Video Game Review: “Hades”

Although it may not always seem that way with the oddball titles I talk about on the Nightmare Shift, I do my best to keep my finger on the pulse and up-to-date on things. Thus, Hades was on my radar straightaway. I knew about it. I saw all the accolades everyone bestowed it and I knew that, as a fan of fellow roguelike Dead Cells, it was a videogame that would be right up my alley. That in mind, I turned a blind eye to its release on the Nintendo Switch and am only now playing it after seeing it added to Xbox Game Pass some months after the fact.

Truth was, I am skeptical (and cheap), and was not in a state of mind where I could be excited about Hades the way some were. I appreciate and respect Greek mythology as much as the next guy, but it’s never been something I flock toward. I recently started another videogame you might’ve heard of, Immortals Fenyx Rising, and, uh, well, I would not hold my breath on a review for that. The Hercules levels are, by far, the most groanworthy aspect of any Kingdom Hearts videogame, and I feel like it is at least part of the reason I’ve never tore into the God of War series. I have a general been-there-done-that attitude about them, which is ridiculous when you consider consider how little I’ve been-there-done-that with them. Likewise, the isometric-view and the undue prejudices I associate with isometric videogames made it a tough sell.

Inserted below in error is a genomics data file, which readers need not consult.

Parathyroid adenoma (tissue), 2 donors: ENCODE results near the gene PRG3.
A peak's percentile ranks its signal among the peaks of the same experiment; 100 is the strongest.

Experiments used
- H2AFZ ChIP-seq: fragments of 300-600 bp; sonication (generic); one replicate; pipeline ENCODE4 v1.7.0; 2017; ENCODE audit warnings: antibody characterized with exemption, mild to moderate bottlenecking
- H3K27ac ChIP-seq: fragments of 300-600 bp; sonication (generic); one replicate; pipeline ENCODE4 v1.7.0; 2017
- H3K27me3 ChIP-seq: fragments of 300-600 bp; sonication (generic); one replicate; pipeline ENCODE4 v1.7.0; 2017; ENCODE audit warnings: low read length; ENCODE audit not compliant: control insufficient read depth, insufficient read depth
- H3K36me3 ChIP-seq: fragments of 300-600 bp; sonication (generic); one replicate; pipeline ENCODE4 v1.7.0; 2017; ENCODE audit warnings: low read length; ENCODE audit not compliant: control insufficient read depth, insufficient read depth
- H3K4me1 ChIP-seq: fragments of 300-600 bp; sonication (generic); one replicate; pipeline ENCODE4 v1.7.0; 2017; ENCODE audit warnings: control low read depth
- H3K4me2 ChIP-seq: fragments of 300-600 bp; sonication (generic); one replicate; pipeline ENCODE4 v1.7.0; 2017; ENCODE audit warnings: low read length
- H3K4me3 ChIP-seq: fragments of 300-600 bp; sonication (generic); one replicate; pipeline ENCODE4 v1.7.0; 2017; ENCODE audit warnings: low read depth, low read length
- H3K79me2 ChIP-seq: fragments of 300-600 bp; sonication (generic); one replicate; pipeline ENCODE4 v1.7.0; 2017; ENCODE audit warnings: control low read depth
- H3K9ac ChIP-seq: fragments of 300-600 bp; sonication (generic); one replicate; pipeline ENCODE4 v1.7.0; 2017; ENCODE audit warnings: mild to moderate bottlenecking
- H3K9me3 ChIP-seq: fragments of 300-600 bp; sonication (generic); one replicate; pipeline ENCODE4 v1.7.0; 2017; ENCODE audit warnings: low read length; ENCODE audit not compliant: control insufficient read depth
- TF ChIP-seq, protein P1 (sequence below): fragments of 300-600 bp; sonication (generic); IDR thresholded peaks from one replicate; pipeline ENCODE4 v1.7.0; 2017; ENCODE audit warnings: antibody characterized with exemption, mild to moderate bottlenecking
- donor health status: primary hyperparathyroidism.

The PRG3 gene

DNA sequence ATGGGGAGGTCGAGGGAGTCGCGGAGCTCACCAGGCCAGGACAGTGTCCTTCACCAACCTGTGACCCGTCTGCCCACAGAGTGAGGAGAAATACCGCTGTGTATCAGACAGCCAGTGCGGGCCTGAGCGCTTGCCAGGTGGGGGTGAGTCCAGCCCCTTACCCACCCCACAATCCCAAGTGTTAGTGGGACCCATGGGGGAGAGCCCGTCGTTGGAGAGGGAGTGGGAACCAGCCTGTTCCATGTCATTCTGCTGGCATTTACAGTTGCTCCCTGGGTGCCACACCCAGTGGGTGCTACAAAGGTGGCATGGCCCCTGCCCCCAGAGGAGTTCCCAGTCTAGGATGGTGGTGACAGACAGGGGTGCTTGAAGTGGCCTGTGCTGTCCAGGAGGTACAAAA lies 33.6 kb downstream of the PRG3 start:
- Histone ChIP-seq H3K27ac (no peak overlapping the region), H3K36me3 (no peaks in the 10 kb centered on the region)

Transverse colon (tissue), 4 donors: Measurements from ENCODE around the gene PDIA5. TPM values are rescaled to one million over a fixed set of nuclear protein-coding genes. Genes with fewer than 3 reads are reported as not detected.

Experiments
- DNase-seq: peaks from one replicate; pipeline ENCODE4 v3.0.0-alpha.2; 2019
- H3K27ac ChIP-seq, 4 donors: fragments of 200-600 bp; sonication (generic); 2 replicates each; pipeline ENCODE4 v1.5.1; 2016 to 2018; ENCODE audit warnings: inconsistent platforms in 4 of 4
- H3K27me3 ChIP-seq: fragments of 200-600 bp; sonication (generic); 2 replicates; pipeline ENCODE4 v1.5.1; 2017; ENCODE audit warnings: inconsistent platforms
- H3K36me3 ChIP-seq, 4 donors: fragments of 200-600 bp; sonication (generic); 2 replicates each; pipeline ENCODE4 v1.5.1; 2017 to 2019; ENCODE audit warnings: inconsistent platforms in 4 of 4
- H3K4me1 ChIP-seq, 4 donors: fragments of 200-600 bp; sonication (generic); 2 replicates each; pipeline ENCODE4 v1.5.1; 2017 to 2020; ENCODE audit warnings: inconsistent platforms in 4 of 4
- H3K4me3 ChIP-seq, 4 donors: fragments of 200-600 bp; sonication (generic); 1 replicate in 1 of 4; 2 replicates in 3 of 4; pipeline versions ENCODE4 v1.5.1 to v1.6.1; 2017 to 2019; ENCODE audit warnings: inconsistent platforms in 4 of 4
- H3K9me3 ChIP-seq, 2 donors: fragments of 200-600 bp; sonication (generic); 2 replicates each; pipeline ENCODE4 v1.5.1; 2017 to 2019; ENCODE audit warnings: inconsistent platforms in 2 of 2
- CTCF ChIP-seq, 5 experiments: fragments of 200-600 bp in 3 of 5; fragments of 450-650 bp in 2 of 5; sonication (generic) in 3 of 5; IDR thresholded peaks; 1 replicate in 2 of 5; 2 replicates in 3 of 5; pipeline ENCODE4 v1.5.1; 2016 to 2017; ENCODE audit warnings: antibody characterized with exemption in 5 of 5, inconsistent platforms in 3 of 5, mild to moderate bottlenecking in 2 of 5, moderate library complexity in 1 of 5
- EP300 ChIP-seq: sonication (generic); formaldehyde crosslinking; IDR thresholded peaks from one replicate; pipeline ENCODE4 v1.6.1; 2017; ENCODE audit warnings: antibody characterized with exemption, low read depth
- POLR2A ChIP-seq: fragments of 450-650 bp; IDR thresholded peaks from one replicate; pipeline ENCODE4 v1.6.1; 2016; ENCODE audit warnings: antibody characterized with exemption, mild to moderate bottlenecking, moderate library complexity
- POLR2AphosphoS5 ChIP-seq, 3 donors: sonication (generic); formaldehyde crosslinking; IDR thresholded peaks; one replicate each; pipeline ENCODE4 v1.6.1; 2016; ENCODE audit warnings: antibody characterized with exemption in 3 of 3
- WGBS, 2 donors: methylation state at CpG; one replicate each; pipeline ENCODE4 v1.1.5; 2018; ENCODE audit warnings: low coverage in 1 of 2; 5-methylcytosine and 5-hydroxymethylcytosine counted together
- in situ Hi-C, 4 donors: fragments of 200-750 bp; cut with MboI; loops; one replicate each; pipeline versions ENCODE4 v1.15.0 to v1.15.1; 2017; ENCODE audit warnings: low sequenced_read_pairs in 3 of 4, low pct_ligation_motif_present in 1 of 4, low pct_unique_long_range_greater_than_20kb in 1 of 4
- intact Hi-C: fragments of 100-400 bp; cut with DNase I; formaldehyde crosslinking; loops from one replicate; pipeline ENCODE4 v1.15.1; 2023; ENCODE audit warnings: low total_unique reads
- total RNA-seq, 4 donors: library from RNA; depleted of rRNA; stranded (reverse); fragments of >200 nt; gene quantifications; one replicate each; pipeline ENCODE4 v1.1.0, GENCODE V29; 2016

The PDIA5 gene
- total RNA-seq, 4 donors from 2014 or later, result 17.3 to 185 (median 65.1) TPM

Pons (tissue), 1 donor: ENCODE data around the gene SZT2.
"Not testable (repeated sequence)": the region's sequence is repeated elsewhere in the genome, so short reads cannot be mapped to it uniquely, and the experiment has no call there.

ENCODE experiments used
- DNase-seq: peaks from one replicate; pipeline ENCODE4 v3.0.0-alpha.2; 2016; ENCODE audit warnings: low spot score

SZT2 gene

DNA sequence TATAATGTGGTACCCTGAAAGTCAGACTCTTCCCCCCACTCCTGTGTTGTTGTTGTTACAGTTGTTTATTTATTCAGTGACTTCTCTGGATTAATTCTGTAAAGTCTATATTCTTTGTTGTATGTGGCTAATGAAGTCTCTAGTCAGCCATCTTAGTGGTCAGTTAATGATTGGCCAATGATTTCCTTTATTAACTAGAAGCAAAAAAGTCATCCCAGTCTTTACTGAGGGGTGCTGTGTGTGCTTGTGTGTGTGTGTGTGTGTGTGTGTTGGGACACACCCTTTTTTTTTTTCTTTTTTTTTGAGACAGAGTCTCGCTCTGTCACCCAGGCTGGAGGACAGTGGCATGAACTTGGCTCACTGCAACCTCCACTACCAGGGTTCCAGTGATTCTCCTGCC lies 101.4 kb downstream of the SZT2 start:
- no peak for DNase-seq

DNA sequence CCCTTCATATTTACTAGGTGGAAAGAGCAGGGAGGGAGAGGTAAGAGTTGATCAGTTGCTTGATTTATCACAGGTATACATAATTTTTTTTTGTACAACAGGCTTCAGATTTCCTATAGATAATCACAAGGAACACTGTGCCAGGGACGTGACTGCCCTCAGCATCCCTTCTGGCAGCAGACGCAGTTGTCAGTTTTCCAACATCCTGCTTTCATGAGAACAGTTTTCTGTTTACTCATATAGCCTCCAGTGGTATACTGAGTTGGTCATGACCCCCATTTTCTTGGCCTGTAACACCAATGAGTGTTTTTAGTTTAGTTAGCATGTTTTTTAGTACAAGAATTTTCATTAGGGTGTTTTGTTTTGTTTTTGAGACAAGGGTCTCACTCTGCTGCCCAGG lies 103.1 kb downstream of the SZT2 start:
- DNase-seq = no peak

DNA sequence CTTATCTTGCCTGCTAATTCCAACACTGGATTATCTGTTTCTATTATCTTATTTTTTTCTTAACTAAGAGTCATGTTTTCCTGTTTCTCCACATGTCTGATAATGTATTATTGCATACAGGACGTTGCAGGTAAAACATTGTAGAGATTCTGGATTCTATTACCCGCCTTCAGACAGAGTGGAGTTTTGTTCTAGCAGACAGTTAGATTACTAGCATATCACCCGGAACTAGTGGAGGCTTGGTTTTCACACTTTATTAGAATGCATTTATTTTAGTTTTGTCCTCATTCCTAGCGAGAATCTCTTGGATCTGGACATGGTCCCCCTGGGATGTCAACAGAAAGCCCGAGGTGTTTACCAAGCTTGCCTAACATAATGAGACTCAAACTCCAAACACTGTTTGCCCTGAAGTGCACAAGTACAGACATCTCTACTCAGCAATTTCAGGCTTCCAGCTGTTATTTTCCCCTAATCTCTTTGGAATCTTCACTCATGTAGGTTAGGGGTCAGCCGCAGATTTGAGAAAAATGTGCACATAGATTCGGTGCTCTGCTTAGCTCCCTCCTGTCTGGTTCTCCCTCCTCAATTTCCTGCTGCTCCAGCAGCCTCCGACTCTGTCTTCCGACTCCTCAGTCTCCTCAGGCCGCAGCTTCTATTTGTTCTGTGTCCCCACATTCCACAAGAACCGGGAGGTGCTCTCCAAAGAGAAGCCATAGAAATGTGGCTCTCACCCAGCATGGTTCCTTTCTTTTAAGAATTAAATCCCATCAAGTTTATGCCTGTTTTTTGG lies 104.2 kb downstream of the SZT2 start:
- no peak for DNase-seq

Long story made short, I have a general affection for roguelike videogames, but Hades had an uphill battle as far as its lore, story setting, and isometric camera-angles were concerned. Maybe you’re in a similar boat? Or, maybe you liked Dead Cells and want to know if it’s worth your time? Or, maybe you didn’t, and are curious about how it differs. Whichever, I finally played Hades. In fact, I’d say I poured some fifteen-to-twenty hours on it, reaching Mount Olympus at least half a dozen times (and not reaching it far more).

As you have likely already surmised, Hades is a very different type of experience than what’s exactly “conventional” in the videogame medium. Developed by Supergiant Games, the player assumes the role of Zagreus, prince of the Underworld. Zagreus can best be described as a slighted son, who desires nothing more than to liberate himself from the Underworld, and rid himself from his cruel father Hades. Thus, the objective is simple, escape the Underworld.

The player finds themselves met with a random series of chambers, crawling with bad guys, and perks that will help alleviate the difficulty. This is a videogame without checkpoints or fast travel, and thus, each time you are slain, you wind up back at the main-hub, a lobby where you can interact with other characters, including affiliates and individuals you’ve defeated in combat. Not all is lost, however. Each time you die, you inch a little closer to your objective. Upon death, you can once more interact with characters, progressing the narrative and each character’s story arc, as well as upgrade weaponry.